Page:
I’ve been testing recipes on my Seasonal Recipe Collection that do not have photos. They don’t have any, either because I wrote them long before I launched this part of the site and was not so focused on images, or in some cases because I wrote the recipe without actually making the dish. Yes, there are a few of those on the site . . . I only write and post recipes I know will stand a very good chance of working and being tasty (though people’s tastes do vary widely) even if I haven’t made the dish exactly as written.
It’s been so fun to work my way through the site as vegetables come into season and I take advantage of testing as many things as possible with, say Anaheim or poblano peppers or escarole or beets. Last week we had escarole three ways for dinner–wilted; in a barley risotto with red beans; and in a salad with toasted filberts, apples and blue cheese.
I’m often able to make three, sometimes four dishes in one afternoon and get them photographed and the recipes edited and images uploaded before I go to bed. My point is, cooking through recipes that I wrote this time of year (in years past) does not mean lots of trips to the store. I stumbled upon shelling beans at my local market recently and remembered that I had several dishes with shellies that needed re-testing and photographing. I headed home and tested an old pasta dish (inspired by a decade-old Pastaworks newsletter) with a shelling bean, tomato, bacon and basil sauce. The tomatoes and basil were in the garden, the bacon in the freezer and the pasta in the pantry. Yes, the original recipe called for fresh egg tagliatelle and pancetta but a box of penne pasta and a few slices of bacon from the freezer were perfect.
Make it your own–all of it! Use the herbs you like or have growing in the garden, skip the lemon and use vinegar. . . whatever it is just make something! And if you haven’t subscribed to the Seasonal Recipe Collection you might check it out. . . it is getting deeper and more colorful everyday and should have some inspiration for everyone!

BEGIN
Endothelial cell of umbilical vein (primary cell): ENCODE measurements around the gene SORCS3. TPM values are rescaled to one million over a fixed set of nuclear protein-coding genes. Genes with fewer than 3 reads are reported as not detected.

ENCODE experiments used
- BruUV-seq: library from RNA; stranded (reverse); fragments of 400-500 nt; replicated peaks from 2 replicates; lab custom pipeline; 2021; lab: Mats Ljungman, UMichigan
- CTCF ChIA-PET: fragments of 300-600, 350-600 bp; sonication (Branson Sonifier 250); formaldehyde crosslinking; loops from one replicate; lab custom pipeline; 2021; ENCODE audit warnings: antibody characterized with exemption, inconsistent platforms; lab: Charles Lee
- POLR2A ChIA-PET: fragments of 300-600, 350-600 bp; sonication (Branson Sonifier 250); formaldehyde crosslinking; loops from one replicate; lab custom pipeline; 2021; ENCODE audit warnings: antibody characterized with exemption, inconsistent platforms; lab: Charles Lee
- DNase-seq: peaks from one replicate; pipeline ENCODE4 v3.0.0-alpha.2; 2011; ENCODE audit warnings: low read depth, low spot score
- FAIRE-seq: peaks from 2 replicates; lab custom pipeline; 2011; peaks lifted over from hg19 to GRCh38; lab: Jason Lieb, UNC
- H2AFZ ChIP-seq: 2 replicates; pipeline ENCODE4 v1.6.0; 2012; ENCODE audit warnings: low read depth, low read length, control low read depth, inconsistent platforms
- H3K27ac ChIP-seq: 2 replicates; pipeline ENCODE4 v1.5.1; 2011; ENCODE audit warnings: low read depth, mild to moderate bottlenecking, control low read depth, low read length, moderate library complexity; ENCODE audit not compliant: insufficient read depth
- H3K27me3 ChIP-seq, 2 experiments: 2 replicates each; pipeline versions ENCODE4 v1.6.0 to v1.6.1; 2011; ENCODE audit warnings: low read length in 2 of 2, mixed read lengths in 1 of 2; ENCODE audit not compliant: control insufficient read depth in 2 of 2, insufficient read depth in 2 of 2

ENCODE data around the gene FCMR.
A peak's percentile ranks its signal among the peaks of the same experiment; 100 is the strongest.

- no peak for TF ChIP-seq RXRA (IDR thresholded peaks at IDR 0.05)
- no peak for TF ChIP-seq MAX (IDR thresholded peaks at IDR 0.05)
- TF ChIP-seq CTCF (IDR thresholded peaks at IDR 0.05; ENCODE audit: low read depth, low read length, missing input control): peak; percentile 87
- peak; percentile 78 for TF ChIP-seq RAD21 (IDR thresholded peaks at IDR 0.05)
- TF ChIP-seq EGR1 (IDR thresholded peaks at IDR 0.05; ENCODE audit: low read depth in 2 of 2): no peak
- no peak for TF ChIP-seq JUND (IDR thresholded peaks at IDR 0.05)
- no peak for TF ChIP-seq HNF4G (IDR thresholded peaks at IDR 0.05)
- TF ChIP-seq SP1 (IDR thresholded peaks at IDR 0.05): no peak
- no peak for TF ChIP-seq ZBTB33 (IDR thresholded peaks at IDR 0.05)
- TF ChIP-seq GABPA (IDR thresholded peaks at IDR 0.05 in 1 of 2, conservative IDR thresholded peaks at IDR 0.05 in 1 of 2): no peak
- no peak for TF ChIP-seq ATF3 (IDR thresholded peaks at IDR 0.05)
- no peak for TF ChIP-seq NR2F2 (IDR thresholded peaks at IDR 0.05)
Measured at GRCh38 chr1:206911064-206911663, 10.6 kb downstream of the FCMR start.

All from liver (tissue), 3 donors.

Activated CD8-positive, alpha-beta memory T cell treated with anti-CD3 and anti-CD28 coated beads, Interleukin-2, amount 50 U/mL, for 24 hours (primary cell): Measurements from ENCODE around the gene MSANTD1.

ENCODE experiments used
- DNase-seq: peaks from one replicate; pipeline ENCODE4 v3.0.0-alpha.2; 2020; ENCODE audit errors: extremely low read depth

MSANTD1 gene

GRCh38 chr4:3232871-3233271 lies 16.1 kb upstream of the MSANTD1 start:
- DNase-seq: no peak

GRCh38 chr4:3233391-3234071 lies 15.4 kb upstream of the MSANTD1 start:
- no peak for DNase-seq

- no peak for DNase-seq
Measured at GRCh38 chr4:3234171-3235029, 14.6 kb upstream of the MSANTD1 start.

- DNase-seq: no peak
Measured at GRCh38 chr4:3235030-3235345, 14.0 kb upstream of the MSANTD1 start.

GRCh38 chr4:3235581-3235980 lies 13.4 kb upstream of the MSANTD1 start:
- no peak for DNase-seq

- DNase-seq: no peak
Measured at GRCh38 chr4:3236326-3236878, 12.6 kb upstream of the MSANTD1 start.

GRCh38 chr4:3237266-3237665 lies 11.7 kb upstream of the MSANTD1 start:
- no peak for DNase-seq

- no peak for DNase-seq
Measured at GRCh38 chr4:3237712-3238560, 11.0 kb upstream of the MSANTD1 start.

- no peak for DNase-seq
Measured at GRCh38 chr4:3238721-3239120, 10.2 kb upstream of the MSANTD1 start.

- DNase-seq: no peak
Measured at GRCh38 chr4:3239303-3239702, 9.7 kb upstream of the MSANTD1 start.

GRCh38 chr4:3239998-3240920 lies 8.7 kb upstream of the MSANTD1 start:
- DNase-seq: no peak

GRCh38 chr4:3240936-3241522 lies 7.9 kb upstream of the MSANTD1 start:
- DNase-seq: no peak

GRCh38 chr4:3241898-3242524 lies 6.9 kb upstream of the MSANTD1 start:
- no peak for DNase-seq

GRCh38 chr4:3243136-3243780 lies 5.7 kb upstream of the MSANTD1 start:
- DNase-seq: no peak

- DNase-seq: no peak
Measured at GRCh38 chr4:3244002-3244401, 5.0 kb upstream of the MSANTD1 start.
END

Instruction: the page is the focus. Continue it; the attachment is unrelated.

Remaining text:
Yields about 3/4 cup
2 large Anaheim peppers, roasted under the broiler or directly on a gas flame until blackened and blistered all around and then put in a covered dish to steam and cool
1 Jalapeno pepper, roasted under the broiler or directly on a gas flame until blackened and blistered all around and then put in a covered dish to steam and cool
1 Serrano pepper (the one I used in the photographed version happened to be red)
2 cloves garlic, chopped
1 teaspoon cumin seeds
1 teaspoon caraway seeds
1 teaspoon coriander seeds
1/2-1/3 cups cilantro, chopped (including stems and roots if you have them)
2 tablespoons mint leaves
2 tablespoons olive oil
1-2 teaspoons lime or lemon juice (just to brighten things up a bit–start with 1 teaspoon)
Toast the seeds in a small, dry skillet for about 2-3 minutes on medium heat until fragrant and a shade darker. Put the seeds in a mortar or spice grinder and grind fairly finely.
When the roasted peppers are cool enough to handle, peel and deseed them (or leave the seeds in for more spice) and roughly chop. Chop the fresh (un-roasted) Serrano as well. Put all the peppers in a food processor with the garlic, herbs, ground spices, oil and salt. Process until smooth. Taste and add lime/lemon juice to taste. Store in the refrigerator for up to a week.
Serve it with meat, fish, eggs, grains, beans or any way you would use regular harissa.